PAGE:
In addition to needing a dry, draft-free house, or a chicken coop to sleep in, chickens require a certain amount of outdoor shelter from the prevailing rain and wind. Birds that get drenched may be at risk of hypothermia as their body temperature drops soon, especially if there is an additional windchill factor involved. So yes, chickens can stay inside their chicken coop all day long as they have everything they need throughout the day, including light. If your co-op doesn't have windows, you can set lights and a timer, but that often requires it to run on electricity and many people don't want to do it outside.
Some chicken farmers also use poultry nets to ensure their flock stays inside the yard at all times. When selecting a chicken coop, make sure it's made by a company that understands chickens and their needs. Once you know how much you can spend, find or design a chicken coop plan and make a list of supplies. If you're especially skilled, you can build a cooperative with recycled materials at minimal cost.
Building a chicken coop usually costs about half of what you'd expect to spend on a ready-made chicken coop, especially if you decide to build from scratch. Not all kits come with enough egg boxes, and if you're going to convert a shed or build a chicken coop from scratch, you'll need to install nest boxes anyway. Medium breeds like Leghorn would need three square feet of chicken coop per chicken, while larger breeds like Plymouth Rock would need at least four square feet. If you want a larger chicken coop, it's also worth looking at the plans of the storage sheds and seeing if the structure of a shed could be modified for you and your chickens.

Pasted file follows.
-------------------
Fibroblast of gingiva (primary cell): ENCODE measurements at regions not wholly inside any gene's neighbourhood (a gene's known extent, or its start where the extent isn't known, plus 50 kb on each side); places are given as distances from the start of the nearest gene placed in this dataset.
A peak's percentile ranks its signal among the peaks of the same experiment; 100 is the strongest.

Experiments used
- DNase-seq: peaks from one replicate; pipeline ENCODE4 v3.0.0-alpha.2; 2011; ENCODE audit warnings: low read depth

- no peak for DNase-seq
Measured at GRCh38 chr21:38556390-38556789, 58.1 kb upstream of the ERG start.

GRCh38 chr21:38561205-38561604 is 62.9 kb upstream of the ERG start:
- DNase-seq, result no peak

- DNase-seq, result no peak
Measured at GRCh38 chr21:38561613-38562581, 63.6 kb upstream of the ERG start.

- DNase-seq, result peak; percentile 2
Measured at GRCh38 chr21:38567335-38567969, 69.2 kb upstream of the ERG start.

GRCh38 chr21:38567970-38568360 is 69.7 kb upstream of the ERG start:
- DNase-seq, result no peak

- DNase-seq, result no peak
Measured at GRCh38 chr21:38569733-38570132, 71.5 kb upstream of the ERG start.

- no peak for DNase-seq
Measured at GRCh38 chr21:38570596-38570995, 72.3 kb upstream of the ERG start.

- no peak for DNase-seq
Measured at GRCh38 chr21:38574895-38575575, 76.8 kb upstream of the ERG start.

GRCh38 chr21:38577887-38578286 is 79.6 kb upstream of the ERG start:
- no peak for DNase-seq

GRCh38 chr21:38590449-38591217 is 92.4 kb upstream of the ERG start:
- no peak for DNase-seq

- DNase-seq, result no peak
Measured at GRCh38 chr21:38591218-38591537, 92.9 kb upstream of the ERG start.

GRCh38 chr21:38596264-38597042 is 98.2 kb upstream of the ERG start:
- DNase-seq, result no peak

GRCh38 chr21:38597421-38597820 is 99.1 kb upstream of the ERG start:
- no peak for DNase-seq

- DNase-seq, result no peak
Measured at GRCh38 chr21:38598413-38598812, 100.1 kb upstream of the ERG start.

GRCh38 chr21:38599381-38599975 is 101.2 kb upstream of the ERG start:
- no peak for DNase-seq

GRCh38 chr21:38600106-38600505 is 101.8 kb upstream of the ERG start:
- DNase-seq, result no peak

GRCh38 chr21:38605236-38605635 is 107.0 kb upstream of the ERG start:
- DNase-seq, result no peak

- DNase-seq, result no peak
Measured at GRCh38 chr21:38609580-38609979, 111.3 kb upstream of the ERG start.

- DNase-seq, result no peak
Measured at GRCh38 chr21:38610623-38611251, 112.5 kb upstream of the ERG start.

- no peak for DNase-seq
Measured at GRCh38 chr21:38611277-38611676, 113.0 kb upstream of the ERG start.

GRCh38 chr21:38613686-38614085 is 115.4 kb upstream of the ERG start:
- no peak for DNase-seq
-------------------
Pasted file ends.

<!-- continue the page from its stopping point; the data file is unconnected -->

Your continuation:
If you are not comfortable with your ability to use these tools safely, you should consider hiring a reputable operator or contractor who can build the structure for you. A chicken coop kit can cost anywhere from several hundred dollars to several thousand dollars and a prefabricated chicken coop can be even more expensive. When calculating how much it costs to build a chicken coop, an important factor is whether you buy a prefabricated one or build it yourself. To keep their chickens happy while minimizing the cost of building a chicken coop, many moms and chicken porridge let their birds go out into the yard during the day and tuck them into the chicken coop near dusk.
If you live in areas with fairly harsh winters, you'll have to spend a little more to prepare your chicken coop for winter than chicken breeders in warmer climates.